1. ^ a b c Warner Bros financial information in The William Shaefer Ledger. See Appendix 1, Historical Journal of Film, Radio and Television, (1995) 15:sup. 1, 1-31 p. 23 DOI: 10.1080/01439689508604551
  2. ^ "101 Pix Gross in Millions" Variety 6 Jan 1943 p. 58
  3. ^ "1949 French box office figures." Box Office Story. Retrieved: January 26, 2015.
  4. ^ a b Thomas et al. 1969, p. 114.
  5. ^ "Screen: Hedda Hopper's Hollywood." Los Angeles Times, April 6, 1942, p. 9.
  6. ^ From a Memo from Vincent Sherman to Hal Wallis, dated December 26, 1941. Behlmer 1987, p. 192.
  7. ^ "Screen news here and in Hollywood: Errol Flynn to be starred in 'Desperate Journey,' soon to go before the camera." The New York Times, December 31, 1941, p. 22.
  8. ^ Behlmer p. 192
  9. ^ "Original Print Information: 'Desperate Journey' (1942)". Turner Classic Movies. Retrieved: July 11, 2014.
  10. ^ a b Orriss 1994, p. 57.
  11. ^ Orriss 1994, pp. 55–56.
  12. ^ a b c Steinberg, Jay S. "Articles: 'Desperate Journey' (1942)". Turner Classic Movies. Retrieved: July 10, 2014.
  13. ^ Reagan 1990, p. 96.
  14. ^ Reagan 1990, pp. 96–97.
  15. ^ Aylesworth 1986, p. 60.
  16. ^ McClelland 1978, p. cover.
  17. ^ Aylesworth 1986, p. 77.
  18. ^ Maltin 1994, p. 731.
  19. ^ Wynne 1967, p. 161.
  20. ^ "War bond fete in Libertyville yields $65,000, Town has world premiere of movie." Chicago Daily Tribune, September 24, 1942, p. 16.
  21. ^ Crowther, Bosley. "Desperate Journey (1942)." The New York Times, September 26, 1942.
  22. ^ "Nominees and Winners: The 15th Academy Awards (1943)." oscars.org, May 22, 2013.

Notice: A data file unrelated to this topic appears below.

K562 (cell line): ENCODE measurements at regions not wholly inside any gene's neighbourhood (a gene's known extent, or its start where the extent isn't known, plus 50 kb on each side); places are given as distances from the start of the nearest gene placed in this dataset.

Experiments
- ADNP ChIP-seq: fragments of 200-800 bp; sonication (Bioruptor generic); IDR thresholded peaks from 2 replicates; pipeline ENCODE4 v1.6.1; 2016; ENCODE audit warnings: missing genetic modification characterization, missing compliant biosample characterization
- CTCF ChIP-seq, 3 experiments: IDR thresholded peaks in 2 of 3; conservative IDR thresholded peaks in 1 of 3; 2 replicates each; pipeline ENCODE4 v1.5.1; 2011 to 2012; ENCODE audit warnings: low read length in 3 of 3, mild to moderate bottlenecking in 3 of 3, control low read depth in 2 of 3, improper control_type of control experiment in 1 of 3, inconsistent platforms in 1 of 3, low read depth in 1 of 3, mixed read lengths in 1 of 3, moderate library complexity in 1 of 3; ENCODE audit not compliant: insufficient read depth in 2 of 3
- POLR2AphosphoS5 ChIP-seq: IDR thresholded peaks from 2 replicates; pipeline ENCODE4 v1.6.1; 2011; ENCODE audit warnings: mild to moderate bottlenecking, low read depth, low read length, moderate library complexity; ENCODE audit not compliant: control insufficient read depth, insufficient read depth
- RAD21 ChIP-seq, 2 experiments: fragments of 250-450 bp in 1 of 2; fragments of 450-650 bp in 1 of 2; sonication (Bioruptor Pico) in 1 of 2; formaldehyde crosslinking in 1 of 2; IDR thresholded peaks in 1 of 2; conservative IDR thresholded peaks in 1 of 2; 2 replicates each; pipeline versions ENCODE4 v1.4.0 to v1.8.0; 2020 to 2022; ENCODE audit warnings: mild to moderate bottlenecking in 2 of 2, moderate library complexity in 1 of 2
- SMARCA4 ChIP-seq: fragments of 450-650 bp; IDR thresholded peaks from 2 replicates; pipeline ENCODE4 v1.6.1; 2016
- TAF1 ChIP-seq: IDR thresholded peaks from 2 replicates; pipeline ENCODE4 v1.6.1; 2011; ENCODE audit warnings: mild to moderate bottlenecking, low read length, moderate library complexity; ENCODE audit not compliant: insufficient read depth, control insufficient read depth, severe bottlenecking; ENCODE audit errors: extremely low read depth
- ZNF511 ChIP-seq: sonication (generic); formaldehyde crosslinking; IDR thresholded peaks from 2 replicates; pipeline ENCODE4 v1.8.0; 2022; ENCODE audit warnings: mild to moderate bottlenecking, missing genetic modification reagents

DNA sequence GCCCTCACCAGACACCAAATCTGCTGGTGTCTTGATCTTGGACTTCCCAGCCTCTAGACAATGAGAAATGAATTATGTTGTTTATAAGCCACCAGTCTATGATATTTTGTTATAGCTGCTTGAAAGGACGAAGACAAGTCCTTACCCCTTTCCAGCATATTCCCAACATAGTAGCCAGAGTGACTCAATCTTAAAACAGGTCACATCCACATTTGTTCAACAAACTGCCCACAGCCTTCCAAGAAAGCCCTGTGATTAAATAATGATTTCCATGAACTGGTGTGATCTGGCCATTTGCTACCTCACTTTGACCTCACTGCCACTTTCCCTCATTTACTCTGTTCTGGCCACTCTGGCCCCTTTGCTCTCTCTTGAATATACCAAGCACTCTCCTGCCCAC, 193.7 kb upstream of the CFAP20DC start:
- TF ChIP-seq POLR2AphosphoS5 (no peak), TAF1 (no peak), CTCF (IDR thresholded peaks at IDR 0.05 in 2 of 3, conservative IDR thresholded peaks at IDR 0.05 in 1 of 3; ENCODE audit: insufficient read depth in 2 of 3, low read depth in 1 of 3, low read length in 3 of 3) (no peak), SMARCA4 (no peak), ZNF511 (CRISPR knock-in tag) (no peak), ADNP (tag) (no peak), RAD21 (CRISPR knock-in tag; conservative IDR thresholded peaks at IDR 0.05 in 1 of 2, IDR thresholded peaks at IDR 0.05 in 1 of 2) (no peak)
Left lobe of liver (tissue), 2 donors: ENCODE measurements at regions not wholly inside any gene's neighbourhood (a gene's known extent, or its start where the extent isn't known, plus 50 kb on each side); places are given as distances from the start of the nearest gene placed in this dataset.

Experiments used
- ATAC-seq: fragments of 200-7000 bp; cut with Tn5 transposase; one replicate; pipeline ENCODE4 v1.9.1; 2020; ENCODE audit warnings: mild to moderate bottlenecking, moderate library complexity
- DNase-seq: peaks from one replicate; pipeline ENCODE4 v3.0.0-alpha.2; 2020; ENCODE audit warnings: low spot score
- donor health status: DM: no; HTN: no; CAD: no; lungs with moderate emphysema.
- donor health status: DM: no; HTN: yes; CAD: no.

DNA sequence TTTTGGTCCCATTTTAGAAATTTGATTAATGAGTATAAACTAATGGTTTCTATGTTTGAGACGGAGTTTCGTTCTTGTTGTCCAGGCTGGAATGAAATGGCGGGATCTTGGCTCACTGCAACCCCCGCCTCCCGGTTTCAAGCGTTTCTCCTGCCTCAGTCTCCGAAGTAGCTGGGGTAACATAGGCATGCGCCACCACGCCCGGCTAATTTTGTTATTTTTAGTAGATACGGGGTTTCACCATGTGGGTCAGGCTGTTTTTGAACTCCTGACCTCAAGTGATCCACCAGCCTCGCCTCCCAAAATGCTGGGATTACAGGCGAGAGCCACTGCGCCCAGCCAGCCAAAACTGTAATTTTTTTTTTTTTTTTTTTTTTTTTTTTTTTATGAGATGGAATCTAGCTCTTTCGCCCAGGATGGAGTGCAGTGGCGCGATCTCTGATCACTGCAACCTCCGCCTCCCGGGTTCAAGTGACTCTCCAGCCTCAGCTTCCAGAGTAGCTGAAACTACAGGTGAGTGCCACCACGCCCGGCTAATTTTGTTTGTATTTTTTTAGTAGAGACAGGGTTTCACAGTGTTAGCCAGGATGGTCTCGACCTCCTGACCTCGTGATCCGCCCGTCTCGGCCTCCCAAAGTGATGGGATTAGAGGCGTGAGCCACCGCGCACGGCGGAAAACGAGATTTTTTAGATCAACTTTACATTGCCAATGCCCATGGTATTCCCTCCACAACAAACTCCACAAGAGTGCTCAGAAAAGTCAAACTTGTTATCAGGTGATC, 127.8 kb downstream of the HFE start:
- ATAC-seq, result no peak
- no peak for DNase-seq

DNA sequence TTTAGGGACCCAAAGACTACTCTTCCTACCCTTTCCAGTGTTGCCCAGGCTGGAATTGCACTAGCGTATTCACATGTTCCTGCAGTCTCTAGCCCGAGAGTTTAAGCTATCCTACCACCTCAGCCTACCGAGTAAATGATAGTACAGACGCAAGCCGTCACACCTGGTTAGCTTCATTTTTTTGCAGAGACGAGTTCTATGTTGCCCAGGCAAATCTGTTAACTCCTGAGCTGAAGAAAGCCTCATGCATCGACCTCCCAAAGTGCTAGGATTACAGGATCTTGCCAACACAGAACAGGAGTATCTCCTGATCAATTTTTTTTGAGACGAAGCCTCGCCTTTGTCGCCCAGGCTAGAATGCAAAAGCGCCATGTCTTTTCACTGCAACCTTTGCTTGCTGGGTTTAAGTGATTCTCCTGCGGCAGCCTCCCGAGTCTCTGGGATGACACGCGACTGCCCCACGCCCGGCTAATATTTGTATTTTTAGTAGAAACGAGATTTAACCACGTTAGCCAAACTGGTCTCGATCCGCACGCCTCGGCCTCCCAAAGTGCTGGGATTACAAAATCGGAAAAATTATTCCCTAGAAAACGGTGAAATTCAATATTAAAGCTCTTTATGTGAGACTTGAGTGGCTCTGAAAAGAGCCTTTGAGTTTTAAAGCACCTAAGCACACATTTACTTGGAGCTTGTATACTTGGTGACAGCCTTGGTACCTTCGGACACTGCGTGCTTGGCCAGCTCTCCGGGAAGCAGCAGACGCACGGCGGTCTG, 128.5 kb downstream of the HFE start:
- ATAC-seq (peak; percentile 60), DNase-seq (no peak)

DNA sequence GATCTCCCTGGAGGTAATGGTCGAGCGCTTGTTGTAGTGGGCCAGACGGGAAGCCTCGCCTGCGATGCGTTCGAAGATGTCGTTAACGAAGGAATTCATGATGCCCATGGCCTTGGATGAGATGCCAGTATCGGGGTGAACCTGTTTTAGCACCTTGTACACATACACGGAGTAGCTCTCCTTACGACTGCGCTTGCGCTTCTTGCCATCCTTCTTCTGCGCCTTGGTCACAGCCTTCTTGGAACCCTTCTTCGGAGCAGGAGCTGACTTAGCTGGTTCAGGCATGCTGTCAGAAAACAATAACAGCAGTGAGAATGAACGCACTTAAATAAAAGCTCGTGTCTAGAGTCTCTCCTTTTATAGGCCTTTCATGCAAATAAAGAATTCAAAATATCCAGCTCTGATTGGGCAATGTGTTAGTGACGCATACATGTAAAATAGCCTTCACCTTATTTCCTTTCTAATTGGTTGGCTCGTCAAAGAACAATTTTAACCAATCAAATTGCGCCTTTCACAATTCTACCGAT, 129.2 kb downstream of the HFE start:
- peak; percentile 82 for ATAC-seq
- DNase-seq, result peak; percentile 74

23. ^ Hasan, Mark R. "DVD: 'Desperate Journey' (1942)." DVDs on Film, 2010. Retrieved: July 14, 2014.

BibliographyEdit

  • Aylesworth, Thomas G. The Best of Warner Bros. London: Bison Books, 1986. ISBN 0-86124-268-8.
  • Beck, Simon D. The Aircraft-Spotter's Film and Television Companion. Jefferson, North Carolina: McFarland and Company, 2016. ISBN 978-1-4766-2293-4.
  • Behlmer, Rudy. Inside Warner Brothers, 1935-51. London: Weidenfeld & Nicolson, 1987. ISBN 978-0-2977-9242-0.
  • Maltin, Leonard. Leonard Maltin's Movie Encyclopedia. New York: Dutton, 1994. ISBN 0-525-93635-1.
  • McClelland, Doug. The Golden Age of B Movies. New York: Bonanza Publishing, 1978. ISBN 0-517-349221.
  • Orriss, Bruce. When Hollywood Ruled the Skies: The Aviation Film Classics of World War II. Hawthorne, California: Aero Associates Inc., 1984. ISBN 0-9613088-0-X.
  • Reagan, Ronald. An American Life: The Autobiography. New York: Simon & Schuster, 1990. ISBN 978-0-67169-198-1.
  • Thomas, Tony, Rudy Behlmer and Clifford McCarty. The Films of Errol Flynn. New York: Citadel Press, 1969. ISBN 978-0-80650-237-3.
  • Wynne, H. Hugh. The Motion Picture Stunt Pilots and Hollywood's Classic Aviation Movies. Missoula, Montana: Pictorial Histories Publishing Co., 1987. ISBN 0-933126-85-9.

External linksEdit